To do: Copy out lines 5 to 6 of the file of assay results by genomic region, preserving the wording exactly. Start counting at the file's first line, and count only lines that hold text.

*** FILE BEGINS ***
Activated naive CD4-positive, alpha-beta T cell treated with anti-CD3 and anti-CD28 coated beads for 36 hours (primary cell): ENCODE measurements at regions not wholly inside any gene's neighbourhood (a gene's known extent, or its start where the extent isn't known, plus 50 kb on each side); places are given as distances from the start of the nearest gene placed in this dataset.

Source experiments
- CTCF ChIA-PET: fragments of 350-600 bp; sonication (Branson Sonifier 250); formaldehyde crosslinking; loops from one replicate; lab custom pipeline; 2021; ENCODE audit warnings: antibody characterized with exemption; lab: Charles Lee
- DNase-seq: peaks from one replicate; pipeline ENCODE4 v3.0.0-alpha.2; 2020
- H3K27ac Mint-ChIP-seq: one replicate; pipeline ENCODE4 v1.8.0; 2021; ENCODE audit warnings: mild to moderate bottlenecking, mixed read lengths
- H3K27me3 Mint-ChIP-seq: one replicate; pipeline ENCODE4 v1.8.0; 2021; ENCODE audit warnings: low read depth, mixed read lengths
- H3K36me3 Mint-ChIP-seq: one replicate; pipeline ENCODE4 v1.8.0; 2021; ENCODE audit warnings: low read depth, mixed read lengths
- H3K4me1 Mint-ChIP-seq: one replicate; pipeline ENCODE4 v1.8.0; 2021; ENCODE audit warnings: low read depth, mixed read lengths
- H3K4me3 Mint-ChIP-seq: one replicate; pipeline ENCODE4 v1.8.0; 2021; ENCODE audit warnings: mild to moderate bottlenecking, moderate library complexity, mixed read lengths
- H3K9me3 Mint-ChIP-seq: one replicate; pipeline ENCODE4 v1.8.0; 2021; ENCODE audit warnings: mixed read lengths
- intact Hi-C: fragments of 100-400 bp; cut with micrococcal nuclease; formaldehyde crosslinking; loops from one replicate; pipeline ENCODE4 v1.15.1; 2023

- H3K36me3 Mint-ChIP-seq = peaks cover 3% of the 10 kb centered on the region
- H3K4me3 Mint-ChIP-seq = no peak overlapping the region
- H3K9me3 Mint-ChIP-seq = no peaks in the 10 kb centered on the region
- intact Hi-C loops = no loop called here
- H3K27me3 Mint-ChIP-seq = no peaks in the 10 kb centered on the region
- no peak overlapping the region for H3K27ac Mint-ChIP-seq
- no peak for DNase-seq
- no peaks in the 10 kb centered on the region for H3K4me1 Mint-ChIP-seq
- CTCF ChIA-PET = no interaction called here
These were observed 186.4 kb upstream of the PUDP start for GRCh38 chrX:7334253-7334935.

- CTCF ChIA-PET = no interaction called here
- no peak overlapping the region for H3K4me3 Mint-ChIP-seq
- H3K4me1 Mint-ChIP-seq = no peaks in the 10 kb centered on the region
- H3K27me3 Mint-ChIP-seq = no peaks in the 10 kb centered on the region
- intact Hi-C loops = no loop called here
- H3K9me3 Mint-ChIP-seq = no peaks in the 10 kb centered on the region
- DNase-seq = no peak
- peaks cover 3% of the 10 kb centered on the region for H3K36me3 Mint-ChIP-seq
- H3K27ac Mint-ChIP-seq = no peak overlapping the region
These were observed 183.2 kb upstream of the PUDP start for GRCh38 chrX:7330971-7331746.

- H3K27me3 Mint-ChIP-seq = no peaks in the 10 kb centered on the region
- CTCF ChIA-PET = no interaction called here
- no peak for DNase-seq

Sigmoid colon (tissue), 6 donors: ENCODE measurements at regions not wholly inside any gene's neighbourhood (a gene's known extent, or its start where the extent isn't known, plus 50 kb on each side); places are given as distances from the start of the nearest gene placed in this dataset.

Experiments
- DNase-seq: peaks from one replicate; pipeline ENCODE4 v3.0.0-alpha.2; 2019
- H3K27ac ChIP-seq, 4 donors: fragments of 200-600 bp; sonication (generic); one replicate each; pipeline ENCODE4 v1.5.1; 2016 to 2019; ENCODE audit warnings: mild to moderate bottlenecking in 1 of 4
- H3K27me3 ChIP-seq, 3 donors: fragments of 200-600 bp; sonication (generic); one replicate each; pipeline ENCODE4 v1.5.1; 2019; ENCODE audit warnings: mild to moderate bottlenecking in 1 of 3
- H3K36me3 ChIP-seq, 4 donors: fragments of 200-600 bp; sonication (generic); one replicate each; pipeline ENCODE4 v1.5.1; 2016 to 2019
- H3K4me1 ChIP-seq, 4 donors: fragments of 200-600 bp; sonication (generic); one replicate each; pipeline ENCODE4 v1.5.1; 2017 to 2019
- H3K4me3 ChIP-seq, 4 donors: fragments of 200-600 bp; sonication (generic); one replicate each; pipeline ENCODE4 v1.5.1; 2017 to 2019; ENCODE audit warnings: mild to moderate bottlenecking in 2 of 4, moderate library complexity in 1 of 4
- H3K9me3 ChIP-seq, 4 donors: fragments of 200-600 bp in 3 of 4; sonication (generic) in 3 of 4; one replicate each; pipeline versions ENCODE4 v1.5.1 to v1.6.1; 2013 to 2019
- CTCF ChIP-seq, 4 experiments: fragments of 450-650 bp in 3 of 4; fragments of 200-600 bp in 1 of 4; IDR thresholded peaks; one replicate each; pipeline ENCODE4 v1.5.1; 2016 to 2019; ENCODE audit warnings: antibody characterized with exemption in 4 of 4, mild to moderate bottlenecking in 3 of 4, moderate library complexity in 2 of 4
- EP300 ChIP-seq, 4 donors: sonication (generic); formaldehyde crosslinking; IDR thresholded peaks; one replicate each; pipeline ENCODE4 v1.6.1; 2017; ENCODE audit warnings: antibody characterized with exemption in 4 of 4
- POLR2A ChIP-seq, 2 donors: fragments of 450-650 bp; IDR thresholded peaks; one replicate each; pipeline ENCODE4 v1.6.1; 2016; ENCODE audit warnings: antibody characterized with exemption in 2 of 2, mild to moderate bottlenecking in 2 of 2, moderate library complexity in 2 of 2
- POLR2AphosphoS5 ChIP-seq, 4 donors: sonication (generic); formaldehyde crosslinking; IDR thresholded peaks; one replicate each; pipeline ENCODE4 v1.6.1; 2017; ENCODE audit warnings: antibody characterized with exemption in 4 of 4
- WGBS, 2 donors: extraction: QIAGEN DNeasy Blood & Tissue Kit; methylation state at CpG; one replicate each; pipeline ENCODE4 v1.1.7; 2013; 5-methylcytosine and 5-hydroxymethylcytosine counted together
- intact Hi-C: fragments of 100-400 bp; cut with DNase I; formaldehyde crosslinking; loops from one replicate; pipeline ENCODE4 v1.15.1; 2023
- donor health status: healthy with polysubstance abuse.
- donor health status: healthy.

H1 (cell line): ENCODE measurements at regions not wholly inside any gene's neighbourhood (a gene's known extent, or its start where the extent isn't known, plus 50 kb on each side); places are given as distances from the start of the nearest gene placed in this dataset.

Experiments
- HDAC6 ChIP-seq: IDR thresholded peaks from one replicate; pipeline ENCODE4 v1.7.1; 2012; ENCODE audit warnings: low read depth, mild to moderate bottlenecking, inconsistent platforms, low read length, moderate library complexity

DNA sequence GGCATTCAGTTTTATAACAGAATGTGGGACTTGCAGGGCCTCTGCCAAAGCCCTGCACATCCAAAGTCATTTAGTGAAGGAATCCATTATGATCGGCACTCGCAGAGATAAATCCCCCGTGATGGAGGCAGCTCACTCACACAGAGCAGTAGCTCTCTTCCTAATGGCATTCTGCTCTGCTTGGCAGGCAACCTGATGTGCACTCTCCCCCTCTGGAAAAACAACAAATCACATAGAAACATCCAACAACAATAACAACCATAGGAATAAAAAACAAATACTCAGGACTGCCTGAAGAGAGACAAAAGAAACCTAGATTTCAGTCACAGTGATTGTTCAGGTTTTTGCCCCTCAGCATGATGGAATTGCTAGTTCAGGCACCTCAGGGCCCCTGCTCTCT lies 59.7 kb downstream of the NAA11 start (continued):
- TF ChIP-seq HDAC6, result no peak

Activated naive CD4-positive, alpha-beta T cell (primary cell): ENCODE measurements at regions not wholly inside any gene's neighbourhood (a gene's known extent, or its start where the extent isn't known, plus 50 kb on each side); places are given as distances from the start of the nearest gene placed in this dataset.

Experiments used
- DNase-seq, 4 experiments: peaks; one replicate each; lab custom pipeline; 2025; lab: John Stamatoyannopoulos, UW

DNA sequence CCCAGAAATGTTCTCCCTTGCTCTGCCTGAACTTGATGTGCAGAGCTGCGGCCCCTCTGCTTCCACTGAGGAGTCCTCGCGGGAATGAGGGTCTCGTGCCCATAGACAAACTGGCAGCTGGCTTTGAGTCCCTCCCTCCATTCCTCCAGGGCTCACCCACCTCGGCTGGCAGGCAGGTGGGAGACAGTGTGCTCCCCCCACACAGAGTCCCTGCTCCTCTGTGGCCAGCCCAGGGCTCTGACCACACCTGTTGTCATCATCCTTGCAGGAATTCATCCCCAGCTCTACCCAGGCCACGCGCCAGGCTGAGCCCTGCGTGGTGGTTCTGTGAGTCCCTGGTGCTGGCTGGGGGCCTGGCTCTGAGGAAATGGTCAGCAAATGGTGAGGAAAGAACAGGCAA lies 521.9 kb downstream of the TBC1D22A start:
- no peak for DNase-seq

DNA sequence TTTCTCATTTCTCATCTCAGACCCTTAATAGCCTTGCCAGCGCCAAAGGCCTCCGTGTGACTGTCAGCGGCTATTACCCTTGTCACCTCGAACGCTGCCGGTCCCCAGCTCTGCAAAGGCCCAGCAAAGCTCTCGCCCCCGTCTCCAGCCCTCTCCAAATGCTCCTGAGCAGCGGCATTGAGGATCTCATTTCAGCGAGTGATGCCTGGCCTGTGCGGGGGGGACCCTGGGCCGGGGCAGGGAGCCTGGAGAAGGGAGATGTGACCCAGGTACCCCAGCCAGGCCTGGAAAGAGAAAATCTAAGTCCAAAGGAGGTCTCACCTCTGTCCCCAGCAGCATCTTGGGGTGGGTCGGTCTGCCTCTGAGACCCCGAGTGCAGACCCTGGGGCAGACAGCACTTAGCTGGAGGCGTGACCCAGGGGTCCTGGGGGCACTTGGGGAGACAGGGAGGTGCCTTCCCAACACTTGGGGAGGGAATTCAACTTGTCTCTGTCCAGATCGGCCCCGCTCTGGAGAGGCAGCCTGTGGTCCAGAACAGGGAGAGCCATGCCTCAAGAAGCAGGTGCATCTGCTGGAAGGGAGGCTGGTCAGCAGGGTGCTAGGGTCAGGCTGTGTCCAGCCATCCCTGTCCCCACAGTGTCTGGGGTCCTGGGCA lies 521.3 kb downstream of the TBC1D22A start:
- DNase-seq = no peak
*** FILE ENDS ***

- H3K27ac Mint-ChIP-seq: one replicate; pipeline ENCODE4 v1.8.0; 2021; ENCODE audit warnings: mild to moderate bottlenecking, mixed read lengths
- H3K27me3 Mint-ChIP-seq: one replicate; pipeline ENCODE4 v1.8.0; 2021; ENCODE audit warnings: low read depth, mixed read lengths